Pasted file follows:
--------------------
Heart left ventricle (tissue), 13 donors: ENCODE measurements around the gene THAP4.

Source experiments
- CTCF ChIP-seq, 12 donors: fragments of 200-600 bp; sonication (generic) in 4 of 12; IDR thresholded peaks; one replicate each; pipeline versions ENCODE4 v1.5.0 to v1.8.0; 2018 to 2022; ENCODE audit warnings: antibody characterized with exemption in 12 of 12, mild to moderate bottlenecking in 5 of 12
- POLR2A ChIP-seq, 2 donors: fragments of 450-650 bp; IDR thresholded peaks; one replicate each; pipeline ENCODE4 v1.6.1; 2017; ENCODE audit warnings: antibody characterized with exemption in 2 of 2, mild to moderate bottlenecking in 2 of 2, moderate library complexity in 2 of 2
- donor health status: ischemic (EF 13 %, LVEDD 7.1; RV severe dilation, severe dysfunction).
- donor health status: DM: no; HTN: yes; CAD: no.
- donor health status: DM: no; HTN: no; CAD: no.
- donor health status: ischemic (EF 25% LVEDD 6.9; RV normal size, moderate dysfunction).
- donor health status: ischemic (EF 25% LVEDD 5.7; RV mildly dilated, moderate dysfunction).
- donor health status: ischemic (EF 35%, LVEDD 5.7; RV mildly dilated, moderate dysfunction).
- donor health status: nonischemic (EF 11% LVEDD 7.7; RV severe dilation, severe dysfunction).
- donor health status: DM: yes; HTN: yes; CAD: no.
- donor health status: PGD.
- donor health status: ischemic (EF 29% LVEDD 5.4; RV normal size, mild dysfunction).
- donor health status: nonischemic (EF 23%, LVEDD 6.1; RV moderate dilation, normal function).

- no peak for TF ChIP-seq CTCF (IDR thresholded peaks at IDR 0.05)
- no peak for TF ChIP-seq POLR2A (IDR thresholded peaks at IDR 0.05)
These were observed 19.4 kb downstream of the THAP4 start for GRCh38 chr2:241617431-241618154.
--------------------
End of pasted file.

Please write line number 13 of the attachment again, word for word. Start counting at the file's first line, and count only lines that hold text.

- donor health status: PGD.